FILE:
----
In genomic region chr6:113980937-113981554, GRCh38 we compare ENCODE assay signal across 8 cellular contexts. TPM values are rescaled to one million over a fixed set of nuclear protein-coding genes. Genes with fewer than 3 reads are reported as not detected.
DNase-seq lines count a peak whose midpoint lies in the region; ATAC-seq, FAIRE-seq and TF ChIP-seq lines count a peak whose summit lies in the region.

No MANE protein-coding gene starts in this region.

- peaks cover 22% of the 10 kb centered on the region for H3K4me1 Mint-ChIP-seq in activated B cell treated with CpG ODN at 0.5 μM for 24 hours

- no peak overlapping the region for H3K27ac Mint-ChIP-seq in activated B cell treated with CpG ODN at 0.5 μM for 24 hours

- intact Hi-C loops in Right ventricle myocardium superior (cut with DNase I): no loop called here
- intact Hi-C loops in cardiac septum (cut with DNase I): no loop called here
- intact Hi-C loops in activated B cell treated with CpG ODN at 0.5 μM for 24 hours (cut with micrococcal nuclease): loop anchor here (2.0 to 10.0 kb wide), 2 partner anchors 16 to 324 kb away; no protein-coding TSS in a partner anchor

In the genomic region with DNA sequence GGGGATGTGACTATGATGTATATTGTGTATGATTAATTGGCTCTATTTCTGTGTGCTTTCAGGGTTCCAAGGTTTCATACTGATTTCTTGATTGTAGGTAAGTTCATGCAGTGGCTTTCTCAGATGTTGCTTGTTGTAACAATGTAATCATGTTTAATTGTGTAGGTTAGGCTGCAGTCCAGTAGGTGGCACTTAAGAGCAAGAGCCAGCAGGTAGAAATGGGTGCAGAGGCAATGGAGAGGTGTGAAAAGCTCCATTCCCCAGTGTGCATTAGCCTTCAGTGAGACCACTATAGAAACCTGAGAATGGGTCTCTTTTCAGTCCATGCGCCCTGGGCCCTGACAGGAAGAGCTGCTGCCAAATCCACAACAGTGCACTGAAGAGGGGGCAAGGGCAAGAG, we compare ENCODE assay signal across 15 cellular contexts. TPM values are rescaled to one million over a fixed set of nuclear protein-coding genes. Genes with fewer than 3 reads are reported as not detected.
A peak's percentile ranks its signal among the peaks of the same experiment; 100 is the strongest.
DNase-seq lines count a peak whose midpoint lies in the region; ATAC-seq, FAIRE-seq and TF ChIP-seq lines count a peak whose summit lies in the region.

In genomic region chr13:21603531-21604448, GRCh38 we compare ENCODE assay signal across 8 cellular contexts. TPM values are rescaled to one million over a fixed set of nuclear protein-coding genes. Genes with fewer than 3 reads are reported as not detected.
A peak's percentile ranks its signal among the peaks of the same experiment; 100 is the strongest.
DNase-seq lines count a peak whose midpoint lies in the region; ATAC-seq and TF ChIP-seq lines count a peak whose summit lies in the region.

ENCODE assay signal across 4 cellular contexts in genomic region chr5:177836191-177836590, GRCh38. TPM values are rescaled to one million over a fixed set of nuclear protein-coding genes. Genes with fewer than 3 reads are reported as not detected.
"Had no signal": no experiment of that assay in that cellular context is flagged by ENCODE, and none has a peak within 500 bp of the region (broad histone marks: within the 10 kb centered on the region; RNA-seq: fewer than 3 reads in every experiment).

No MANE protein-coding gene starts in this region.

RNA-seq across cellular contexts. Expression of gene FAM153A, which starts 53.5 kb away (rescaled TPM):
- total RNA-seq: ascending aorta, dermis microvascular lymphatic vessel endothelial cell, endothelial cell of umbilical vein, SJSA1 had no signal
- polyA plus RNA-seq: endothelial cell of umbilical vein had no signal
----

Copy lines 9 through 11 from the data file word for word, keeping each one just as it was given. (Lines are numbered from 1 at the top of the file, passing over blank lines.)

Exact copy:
In the genomic region with DNA sequence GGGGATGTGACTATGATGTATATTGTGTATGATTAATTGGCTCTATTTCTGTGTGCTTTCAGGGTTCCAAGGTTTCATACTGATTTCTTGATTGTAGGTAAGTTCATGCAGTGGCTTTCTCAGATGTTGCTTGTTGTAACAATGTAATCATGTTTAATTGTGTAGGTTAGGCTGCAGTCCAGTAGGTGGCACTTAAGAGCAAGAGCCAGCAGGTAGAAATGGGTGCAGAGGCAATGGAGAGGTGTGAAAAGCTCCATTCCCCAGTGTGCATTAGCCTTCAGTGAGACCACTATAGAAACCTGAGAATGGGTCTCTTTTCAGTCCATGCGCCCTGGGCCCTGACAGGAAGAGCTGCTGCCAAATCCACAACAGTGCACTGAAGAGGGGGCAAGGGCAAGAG, we compare ENCODE assay signal across 15 cellular contexts. TPM values are rescaled to one million over a fixed set of nuclear protein-coding genes. Genes with fewer than 3 reads are reported as not detected.
A peak's percentile ranks its signal among the peaks of the same experiment; 100 is the strongest.
DNase-seq lines count a peak whose midpoint lies in the region; ATAC-seq, FAIRE-seq and TF ChIP-seq lines count a peak whose summit lies in the region.